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_Dr. Martin Luther to the Christian Reader_

by Dr. Martin Luther, 1545

Published in:

_Works of Martin Luther_

Adolph Spaeth, L.D. Reed, Henry Eyster Jacobs, et Al., Trans. & Eds.

(Philadelphia: A. J. Holman Company, 1915), Vol. 1, pp. 10-11.

DR. MARTIN LUTHER TO THE CHRISTIAN READER

EDITION OF 1545

Above all things I beseech the Christian reader and beg him for

the sake of our Lord Jesus Christ, to read my earliest books very

circumspectly and with much pity, knowing that before now I too

was a monk, and one of the right frantic and raving papists. When

I took up this matter against Indulgences, I was so full and

drunken, yea, so besotted in papal doctrine that, out of my great

zeal, I would have been ready to do murder -- at least, I would

have been glad to see and help that murder should be done -- on

all who would not be obedient and subject to the pope, even to

his smallest word.

Such a Saul was I at that time; and I meant it right earnestly;

and there are still many such to-day. In a word, I was not such a

frozen and ice-cold champion of the papacy as Eck and others of

his kind have been and still are. They defend the Roman See more

for the sake of the shameful belly, which is their god, than

because they are really attached to its cause. Indeed I am wholly

of the opinion that like latter-day Epicureans, they only laugh at

the pope. But I verily espoused this cause in deepest earnest and

in all fidelity; the more so because I shrank from the Last Day

with great anxiety and fear and terror, and yet from the depths of

my heart desired to be saved.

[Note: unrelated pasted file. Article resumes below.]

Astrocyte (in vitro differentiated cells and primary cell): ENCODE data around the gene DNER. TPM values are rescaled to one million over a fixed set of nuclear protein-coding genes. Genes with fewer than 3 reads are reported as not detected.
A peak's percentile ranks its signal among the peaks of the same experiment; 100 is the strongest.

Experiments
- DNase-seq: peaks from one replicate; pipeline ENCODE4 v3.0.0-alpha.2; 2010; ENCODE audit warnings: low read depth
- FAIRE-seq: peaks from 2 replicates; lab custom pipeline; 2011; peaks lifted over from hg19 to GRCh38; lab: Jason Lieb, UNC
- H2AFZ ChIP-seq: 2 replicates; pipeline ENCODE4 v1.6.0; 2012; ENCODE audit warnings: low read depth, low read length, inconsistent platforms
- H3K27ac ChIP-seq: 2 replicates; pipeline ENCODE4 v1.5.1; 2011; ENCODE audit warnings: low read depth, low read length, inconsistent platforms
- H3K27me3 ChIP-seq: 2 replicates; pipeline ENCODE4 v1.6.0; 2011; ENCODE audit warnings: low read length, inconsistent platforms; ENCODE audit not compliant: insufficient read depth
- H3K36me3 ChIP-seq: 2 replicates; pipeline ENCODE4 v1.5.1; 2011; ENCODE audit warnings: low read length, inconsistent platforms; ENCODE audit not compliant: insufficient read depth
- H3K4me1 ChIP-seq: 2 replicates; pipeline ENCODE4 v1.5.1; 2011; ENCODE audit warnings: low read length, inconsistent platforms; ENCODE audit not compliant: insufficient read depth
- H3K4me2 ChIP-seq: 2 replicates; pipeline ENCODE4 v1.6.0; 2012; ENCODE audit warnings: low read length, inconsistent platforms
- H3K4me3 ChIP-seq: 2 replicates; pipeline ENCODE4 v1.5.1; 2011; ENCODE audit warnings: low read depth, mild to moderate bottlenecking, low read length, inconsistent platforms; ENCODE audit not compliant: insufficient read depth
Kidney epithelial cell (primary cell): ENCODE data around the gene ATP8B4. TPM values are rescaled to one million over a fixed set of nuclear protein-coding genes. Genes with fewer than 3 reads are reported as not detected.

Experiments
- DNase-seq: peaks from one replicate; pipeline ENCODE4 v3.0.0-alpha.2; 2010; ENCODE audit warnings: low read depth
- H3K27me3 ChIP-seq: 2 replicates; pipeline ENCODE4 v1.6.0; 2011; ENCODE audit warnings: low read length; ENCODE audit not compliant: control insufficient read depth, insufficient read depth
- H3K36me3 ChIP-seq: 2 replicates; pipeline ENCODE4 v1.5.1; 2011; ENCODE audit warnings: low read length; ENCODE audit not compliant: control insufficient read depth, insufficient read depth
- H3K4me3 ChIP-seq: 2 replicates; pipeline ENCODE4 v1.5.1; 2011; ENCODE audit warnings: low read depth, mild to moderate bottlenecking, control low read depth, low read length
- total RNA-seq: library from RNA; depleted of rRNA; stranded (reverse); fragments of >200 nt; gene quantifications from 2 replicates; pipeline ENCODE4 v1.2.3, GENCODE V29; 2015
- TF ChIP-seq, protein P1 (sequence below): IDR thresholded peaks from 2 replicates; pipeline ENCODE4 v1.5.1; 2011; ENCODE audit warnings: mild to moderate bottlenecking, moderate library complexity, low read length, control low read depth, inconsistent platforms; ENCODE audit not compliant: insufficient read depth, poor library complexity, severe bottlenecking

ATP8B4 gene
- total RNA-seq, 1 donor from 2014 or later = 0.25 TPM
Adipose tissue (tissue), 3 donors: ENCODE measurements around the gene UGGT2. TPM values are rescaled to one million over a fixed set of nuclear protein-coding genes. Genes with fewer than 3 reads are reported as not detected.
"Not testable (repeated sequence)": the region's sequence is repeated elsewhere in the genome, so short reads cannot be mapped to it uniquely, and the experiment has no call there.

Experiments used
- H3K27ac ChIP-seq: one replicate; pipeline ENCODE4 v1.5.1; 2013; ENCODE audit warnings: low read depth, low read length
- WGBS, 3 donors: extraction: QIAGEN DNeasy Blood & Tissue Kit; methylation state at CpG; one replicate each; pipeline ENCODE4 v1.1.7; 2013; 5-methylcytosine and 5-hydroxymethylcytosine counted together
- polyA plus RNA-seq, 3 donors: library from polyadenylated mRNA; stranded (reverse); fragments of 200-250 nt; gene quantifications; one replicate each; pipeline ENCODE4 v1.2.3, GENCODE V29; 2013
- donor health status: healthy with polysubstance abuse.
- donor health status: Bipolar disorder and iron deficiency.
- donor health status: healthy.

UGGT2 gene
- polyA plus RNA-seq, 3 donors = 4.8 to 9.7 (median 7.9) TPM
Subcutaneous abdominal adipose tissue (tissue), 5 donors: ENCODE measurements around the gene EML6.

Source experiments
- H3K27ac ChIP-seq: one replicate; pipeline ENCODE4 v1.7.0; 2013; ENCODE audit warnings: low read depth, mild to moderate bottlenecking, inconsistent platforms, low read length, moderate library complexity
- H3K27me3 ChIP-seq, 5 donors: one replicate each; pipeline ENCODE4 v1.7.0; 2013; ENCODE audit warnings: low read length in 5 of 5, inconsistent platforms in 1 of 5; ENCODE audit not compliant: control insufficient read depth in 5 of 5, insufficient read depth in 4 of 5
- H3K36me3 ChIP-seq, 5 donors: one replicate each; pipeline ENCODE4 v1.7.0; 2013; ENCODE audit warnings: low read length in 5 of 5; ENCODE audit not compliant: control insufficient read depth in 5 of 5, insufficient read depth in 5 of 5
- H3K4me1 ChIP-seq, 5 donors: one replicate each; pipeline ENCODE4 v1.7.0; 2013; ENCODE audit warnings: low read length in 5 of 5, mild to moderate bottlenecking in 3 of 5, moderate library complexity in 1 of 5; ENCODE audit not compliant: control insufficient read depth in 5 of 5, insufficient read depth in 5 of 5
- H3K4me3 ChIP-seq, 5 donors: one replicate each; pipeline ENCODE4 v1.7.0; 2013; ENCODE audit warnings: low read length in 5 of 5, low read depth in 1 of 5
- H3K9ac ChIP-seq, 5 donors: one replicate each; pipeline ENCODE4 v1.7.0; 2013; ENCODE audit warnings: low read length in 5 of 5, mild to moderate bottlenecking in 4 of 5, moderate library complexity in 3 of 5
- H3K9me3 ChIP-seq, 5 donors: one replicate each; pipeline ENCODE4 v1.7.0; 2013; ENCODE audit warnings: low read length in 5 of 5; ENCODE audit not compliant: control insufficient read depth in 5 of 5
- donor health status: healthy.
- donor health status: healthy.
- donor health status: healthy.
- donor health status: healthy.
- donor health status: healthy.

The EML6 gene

Therefore, Christian reader, thou wilt find in my earliest books

and writings how many points of faith I then, with all humility,

yielded and conceded to the pope, which since then I have held and

condemned for the most horrible blasphemy and abomination, and

which I would have to be so held and so condemned forever. Amen.

Thou wilt therefore ascribe this my error, or as my opponents

venomously call it, this inconsistency of mine, to the time, and

to my ignorance and inexperience. At the beginning I was quite

alone and without any helpers, and moreover, to tell the truth,

unskilled in all these things, and far too unlearned to discuss

such high and weighty matters. For it was without any intention,

purpose, or will of mine that I fell, quite unexpectedly, into

this wrangling and contention. This I take God, the Searcher of

hearts, to witness.

I tell these things to the end that, if thou shalt read my books,

thou mayest know and remember that I am one of those who, as St.

Augustine says of himself, have grown by writing and by teaching

others, and not one of those who, starting with nothing, have in a

trice become the most exalted and most learned doctors. We find,

alas! many of these self-grown doctors; who in truth are nothing,

do nothing and accomplish nothing, are moreover untried and

inexperienced, and yet, after a single look at the Scriptures,

think themselves able wholly to exhaust its spirit.

Farewell, dear reader, in the Lord. Pray that the Word may be

further spread abroad, and may be strong against the miserable

devil. For he is mighty and wicked, and just now is raving

everywhere and raging cruelly, like one who well knows and feels

that his time is short, and that the kingdom of his Vicar, the

Antichrist in Rome, is sore beset. But may the God of all grace

and mercy strengthen and complete in us the work He has begun, to

His honor and to the comfort of His little flock. Amen.